Tuition hike proposed for UNC Charlotte students

By: Alexa Ashwell

Updated:

CHARLOTTE - More than 27,000 students currently attend the University of North Carolina Charlotte and that number is only expected to increase.

Increased enrollment and state budget cuts are the two main reasons the University said it submitted a proposal to the UNC Board of Governors to increase tuition and fees for full time in-state and out-of-state students.

“We are adding students with fewer resources because the budget as a whole in North Carolina is being cut,” said Elizabeth Hardin, who is the vice chancellor of business affairs at UNCC.

The proposed increase for undergraduate in-state and out-of-state tuition and fees are as follows:

Full-time undergraduate/in-state           

2014- 2015
Base rate:                                                        $6,179.00

2015-2016                                                   3.3% increase
                                                                            $205 per year
New base rate:                                              $6,384.00 

2016-2017                                                   3.3% increase
                                                                            $213 per year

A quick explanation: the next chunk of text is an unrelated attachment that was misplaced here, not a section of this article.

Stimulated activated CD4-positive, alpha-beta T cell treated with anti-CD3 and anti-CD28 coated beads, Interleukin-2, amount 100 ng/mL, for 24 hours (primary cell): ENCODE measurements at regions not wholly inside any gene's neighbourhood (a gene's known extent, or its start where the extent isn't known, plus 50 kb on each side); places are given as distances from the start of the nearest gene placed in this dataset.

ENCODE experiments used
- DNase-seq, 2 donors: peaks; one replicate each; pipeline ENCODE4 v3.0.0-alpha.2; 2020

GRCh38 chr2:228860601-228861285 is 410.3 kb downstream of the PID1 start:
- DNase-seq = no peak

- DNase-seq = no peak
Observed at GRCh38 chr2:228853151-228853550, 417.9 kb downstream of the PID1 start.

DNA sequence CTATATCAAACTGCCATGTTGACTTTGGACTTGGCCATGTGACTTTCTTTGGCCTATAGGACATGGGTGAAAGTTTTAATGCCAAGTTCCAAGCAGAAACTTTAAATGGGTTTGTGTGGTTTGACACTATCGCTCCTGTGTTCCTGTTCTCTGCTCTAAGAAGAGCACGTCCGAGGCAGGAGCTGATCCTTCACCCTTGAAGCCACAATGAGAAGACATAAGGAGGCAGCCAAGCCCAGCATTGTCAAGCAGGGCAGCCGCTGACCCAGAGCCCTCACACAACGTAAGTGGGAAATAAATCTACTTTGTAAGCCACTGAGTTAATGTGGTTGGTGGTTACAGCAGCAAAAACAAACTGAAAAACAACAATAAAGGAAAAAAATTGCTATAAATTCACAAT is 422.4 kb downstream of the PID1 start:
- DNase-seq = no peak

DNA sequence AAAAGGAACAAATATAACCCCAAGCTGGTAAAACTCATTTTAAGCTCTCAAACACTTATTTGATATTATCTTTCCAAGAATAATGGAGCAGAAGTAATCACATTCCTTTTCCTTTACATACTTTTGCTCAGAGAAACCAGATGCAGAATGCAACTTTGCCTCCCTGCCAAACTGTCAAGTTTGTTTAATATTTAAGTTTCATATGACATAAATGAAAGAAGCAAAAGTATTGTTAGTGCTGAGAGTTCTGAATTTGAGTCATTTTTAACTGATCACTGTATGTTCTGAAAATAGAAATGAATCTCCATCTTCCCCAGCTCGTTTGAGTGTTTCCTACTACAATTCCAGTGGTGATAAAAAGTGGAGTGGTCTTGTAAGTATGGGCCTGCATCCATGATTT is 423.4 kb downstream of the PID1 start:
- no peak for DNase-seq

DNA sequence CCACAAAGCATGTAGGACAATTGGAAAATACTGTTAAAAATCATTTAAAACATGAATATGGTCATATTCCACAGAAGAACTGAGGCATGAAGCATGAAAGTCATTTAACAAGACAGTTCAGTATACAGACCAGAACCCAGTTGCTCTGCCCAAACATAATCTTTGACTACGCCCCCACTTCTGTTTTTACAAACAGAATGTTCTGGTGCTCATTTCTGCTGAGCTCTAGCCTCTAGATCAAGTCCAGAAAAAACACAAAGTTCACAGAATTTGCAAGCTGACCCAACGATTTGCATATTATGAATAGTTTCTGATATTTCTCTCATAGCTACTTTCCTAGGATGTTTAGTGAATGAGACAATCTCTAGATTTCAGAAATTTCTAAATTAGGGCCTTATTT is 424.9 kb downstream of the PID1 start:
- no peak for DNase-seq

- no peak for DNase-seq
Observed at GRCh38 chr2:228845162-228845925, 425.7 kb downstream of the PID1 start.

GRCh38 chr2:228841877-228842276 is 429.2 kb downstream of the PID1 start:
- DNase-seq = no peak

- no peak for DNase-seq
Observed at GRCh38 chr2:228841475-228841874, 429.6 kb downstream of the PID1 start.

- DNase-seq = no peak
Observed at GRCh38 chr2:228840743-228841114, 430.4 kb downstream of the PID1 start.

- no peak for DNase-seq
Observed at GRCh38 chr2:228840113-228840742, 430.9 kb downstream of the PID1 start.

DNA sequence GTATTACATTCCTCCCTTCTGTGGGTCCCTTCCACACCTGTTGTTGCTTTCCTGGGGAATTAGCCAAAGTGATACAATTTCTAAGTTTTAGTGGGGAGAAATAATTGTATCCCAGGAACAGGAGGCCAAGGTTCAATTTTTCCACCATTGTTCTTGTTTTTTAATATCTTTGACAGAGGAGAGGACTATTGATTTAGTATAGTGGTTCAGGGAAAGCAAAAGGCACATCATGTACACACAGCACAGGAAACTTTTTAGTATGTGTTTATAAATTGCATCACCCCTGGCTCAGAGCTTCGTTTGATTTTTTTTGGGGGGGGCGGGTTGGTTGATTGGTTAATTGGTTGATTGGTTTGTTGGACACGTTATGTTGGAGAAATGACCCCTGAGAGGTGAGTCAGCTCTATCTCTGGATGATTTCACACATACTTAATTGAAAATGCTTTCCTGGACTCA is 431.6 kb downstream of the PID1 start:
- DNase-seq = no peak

New base rate:                                              $6,597.00

Full-time undergraduate/out-of-state

2014-2015                                                    
Base rate:                                                       $19,350.00

2015-2016                                                  1.1% increase
                                                                           $205 per year
New base rate:                                             $19,555.00 

2016-2017                                                 1.1% increase
                                                                            $213 per year
New base rate:                                              $19,768.00

The rates do not include housing and meal plan costs. The university said part-time rates should also see an increase in costs.

“I’m a little disappointed because I pay a lot to go here but in the same sense I do understand,” said William Racine, who is a junior at UNCC.

“I don’t really see the big difference but it does all add up,” said Tara Jones, who is also a junior at UNCC.

“I’m already having enough trouble now,” said one freshman, who is an out-of-state student.

Mixed emotions university officials said they are sensitive to even after last year’s tuition freeze. 

“That was done in recognition of coming out of the great recession,” said Hardin.  “There was a need to be sensitive to family resources and the availability of funds. The most important thing we’ve done moving forward is focus on retention and graduation.  The University of North Carolina Charlotte still represents a great bargain.”

The UNC Board of Governors is expected to vote on the proposal in February.

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